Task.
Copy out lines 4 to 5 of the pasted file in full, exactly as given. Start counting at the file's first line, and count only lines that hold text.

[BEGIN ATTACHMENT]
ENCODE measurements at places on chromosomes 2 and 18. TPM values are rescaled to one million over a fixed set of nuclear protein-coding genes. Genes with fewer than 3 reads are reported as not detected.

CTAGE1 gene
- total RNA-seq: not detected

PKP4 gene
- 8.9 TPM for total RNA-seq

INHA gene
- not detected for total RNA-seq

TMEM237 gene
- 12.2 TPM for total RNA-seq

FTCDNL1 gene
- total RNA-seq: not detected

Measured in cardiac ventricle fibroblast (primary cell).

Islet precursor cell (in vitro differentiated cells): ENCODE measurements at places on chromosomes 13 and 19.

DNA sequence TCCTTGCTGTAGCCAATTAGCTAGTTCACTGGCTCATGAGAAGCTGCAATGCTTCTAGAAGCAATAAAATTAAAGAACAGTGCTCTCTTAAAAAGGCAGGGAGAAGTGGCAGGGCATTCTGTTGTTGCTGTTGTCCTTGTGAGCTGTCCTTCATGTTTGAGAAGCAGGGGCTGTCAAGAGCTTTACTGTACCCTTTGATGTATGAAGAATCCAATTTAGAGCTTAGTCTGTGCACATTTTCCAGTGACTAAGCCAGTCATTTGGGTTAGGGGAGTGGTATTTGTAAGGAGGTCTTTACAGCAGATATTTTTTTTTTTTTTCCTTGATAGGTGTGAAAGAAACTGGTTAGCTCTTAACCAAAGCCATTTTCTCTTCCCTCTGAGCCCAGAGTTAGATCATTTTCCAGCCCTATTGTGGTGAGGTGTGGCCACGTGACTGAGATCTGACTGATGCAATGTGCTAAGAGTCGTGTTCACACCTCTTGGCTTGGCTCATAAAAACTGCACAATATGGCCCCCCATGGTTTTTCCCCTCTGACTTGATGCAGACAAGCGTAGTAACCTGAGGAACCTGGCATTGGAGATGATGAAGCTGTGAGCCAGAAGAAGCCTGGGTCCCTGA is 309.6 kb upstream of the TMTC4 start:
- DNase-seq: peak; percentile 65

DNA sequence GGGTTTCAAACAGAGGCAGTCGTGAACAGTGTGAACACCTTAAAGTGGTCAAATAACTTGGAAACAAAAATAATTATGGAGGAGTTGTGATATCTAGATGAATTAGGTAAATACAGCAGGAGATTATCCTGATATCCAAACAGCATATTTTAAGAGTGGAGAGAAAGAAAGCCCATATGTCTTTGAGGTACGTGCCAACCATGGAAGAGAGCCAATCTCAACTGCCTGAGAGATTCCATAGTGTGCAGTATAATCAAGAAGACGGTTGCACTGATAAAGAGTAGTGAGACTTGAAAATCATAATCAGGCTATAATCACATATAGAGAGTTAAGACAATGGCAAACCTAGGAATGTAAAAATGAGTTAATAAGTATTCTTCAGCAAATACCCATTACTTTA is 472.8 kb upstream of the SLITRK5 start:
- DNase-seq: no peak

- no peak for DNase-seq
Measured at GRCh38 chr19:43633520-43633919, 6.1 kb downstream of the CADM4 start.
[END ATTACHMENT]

PKP4 gene
- 8.9 TPM for total RNA-seq